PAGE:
The New York Times
Deborah Kass: ‘My Elvis +’
Feburary 15, 2013
515 West 27th Street, Chelsea
Through Feb. 23
It sounds like a subplot of a bad movie satirizing the high-art world: a feminist Jewish lesbian creates imitations of Warhol’s “Elvis” paintings, substituting the image of Barbra Streisand in the guise of a young male Talmudic scholar from the movie "Yentl." In reality, at Paul Kasmin the installation of the series, which Deborah Kass initiated in the early 1990s, makes for an exceptionally elegant, thought-provoking show.
Each of the 14 works, most of which are 6 feet tall and from 3 to more than 10 feet wide, features the silk-screened black- and-white image of Streisand’s Yentl in cap, glasses and long overcoat. Some have flat red or blue backgrounds. In others Yentl is multiplied horizontally to ghostly effect in photographic multiple exposures.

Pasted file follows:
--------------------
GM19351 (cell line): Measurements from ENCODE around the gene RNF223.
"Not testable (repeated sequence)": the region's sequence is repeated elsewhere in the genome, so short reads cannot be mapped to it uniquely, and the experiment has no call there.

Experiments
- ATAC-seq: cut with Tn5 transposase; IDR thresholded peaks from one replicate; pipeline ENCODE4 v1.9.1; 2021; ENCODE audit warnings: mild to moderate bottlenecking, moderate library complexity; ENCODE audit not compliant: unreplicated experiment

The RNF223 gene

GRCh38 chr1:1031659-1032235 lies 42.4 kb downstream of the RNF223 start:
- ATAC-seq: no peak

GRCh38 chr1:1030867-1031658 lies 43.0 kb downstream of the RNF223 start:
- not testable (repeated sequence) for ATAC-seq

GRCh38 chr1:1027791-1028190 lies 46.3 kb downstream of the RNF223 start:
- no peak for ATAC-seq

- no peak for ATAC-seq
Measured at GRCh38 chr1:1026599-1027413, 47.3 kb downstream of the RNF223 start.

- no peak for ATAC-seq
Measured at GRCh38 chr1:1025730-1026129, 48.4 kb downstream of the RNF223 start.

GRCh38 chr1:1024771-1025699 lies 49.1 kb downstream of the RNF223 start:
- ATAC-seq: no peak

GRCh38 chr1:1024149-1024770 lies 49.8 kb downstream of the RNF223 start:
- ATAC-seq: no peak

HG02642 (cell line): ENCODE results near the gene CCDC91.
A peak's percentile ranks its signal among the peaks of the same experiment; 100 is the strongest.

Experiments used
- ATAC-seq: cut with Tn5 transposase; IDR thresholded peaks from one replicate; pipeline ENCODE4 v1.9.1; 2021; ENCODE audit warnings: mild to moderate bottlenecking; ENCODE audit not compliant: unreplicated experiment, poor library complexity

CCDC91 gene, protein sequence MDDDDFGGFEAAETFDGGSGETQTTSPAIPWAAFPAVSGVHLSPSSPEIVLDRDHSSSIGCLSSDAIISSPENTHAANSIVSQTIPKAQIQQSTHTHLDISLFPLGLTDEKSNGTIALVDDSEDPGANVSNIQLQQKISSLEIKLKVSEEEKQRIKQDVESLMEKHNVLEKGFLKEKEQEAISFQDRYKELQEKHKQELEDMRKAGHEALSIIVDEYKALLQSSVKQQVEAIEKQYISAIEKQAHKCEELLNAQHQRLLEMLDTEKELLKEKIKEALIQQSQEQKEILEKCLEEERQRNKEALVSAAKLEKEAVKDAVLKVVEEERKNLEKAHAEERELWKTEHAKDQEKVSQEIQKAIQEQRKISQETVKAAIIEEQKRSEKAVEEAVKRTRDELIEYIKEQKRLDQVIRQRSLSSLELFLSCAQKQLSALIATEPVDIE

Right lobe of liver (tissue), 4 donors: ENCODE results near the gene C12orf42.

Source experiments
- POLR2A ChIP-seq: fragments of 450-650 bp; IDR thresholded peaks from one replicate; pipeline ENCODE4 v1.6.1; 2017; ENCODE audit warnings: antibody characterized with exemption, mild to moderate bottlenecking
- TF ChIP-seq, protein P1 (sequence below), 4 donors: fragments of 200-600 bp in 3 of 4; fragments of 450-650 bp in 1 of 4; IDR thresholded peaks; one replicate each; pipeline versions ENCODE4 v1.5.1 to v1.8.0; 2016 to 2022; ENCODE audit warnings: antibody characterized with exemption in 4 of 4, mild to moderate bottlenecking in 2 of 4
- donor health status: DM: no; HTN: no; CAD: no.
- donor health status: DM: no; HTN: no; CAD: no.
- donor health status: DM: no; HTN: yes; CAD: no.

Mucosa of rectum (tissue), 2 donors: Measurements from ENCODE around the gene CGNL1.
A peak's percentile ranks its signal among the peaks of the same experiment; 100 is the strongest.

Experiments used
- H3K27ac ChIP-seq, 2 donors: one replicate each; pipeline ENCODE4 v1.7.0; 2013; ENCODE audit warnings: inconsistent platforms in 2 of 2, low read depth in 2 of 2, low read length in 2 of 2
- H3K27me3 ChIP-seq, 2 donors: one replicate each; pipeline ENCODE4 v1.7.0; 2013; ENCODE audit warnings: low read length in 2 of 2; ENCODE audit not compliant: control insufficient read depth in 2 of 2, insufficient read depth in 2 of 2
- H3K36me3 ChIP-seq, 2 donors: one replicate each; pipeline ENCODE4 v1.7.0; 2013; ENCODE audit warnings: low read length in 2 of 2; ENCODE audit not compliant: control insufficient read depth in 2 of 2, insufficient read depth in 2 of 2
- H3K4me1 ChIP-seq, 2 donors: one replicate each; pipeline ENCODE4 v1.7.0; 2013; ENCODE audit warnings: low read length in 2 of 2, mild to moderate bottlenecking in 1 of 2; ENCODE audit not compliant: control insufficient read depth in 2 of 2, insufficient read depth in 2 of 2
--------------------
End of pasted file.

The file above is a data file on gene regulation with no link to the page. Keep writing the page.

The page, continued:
I like to imagine this as an update of Shakespearean comedy, like “Yentl” the movie. The artist paints the image of her love, but who — or what — is it she loves? Is it the boy in the girl, or the girl in the boy? Or is it the ambiguity itself that most compels?
Ms. Kass’s impersonation of Warhol adds another layer. She is, in a sense, donning a male disguise herself — as she has done repeatedly over the past two decades in witty imitations of works by blue-chip father figures like Barnett Newman and Frank Stella.
The feminist commentary on male favoritism is obvious, but more intriguing is the drive to merge male and female. Metaphysical questions arise: why must we all be born either male or female? Are our souls gendered? Is sexual duality a trap or a gateway to transcendence?